On my return to the property 48 hours later, I treated the tiles to fresh sealant to protect them from stains and ingrained dirt for the long term. To do this, I used six coats of Tile Doctor Seal and Go, which works really well on Slate to provide a high-quality and highly aesthetic low-sheen finish.

The customer was very pleased with the transformation – not least because it meant she could use the conservatory again!
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Slate Shower Cubicle Cleaned and Sealed to Achieve Natural Look Finish in Kidlington

Just Southwest of Bicester, Kidlington is one of the largest villages in England with a population of nearly 14,000. There are a lot of amenities, making it a great place for families to make their homes and I recently visited the area to see a customer with a Slate tiled shower cubicle in need of restoration.

It’s not unusual to get asked to restore natural stone shower cubicles because they can suffer with mould, water marks and Limescale issues and can easily get into poor condition. Quite a lot of these problems can be avoided by rinsing the tiles down after a shower to remove traces of shampoos and soaps and ensuring the room has adequate ventilation. If you want to read more on this subject take a look at http://shower.tilecleaning.co.uk/

Cleaning a Slate Tiled Shower Cubicle

The first process involved in restoring this cubicle was to cover the entire area in Tile Doctor Remove and Go, which is a multi-purpose cleaner designed to strip away any old sealers, synthetic finishes, adhesives and paint stains. It also helps to draw out ingrained stains and remove heavy grease build-up.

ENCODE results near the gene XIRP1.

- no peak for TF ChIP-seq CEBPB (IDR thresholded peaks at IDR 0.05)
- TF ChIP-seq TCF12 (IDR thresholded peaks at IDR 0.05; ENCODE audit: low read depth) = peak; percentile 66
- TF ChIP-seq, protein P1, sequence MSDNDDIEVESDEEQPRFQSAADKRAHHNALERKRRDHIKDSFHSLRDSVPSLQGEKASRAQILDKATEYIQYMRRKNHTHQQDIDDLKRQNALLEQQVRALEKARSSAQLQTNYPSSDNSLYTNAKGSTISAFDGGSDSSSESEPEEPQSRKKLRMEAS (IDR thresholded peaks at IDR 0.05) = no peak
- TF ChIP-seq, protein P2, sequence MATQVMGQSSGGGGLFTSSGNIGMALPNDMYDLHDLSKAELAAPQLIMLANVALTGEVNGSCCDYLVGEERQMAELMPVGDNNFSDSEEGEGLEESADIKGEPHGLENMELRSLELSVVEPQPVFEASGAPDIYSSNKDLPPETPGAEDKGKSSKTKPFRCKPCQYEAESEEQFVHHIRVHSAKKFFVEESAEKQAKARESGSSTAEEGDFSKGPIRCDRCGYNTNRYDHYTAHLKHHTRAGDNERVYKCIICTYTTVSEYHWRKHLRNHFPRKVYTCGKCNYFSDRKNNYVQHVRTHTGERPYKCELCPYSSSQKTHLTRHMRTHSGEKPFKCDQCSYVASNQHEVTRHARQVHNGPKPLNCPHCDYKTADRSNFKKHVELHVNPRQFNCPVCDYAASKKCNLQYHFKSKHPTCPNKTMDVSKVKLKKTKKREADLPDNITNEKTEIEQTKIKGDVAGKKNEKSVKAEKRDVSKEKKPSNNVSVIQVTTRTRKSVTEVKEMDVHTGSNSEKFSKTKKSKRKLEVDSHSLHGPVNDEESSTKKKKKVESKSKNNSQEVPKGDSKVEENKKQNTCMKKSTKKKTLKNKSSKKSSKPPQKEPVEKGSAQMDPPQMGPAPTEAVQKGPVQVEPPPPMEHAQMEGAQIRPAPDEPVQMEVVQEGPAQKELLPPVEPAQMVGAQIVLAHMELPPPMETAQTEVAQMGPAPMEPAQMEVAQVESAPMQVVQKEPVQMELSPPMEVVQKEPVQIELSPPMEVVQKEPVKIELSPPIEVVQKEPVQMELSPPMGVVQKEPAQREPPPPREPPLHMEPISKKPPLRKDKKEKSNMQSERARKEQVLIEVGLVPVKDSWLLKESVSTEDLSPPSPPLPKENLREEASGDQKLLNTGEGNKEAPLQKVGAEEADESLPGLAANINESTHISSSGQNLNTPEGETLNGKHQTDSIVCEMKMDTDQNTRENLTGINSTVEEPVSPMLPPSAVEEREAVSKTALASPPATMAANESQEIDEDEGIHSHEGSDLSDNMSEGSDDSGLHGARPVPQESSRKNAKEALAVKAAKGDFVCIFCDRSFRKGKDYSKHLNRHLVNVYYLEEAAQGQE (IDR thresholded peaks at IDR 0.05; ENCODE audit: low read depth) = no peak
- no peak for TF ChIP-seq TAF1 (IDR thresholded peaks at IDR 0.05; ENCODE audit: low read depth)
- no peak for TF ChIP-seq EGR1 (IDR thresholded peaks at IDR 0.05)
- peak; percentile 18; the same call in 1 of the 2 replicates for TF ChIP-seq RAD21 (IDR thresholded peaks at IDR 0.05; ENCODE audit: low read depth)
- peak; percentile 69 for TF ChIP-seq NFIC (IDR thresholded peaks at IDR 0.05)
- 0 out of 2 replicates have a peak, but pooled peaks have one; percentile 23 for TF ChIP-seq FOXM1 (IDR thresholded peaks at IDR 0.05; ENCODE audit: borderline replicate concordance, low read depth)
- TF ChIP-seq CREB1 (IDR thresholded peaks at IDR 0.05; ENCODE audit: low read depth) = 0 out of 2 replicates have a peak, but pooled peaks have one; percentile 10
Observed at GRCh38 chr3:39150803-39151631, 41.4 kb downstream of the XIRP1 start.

The product was left to dwell for roughly ten minutes before I scrubbed it into the tiles and grout with a stiff hand brush. Next, I rinsed the area with water to remove traces of chemicals and wiped it dry with a cloth.

Following this, I covered the tiles with Tile Doctor Grout Clean-Up, which is a concentrated phosphoric acid cleaner formulated to remove grout smears and mineral deposits such as Limescale. The product was scrubbed into the grout a couple of times, before the area was rinsed again with water and wiped dry with a cloth. Grout Clean-up is an acidic product and so shouldn’t be left on stone for too long as it can damage it.

Sealing a Slate Tiled Shower Cubicle

To seal the Slate, I used Tile Doctor Stone Oil, which is an easy-to -apply, impregnating sealer that is particularly effective on low porosity stone. It is formulated to restore the naturally dark colour and patina in the stone.

To finish I applied a single coat of Tile Doctor Ultra Seal which is an impregnating sealer that gives a natural look finish to the slate. I applied the sealer with a lint-free cloth, left it for about 30 minutes to cure and then wiped off any excess with a clean cloth.

The results were fantastic and the customer was especially pleased with the clean, natural look the sealer had given the Slate.
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Mould-Covered Porcelain Shower Tiles Refreshed in Didcot

Available in a variety of styles and designs Porcelain tiles are harder than normal Ceramic tiles and are known for their durability and water resistance, making them ideal for use in shower cubicles and bathrooms.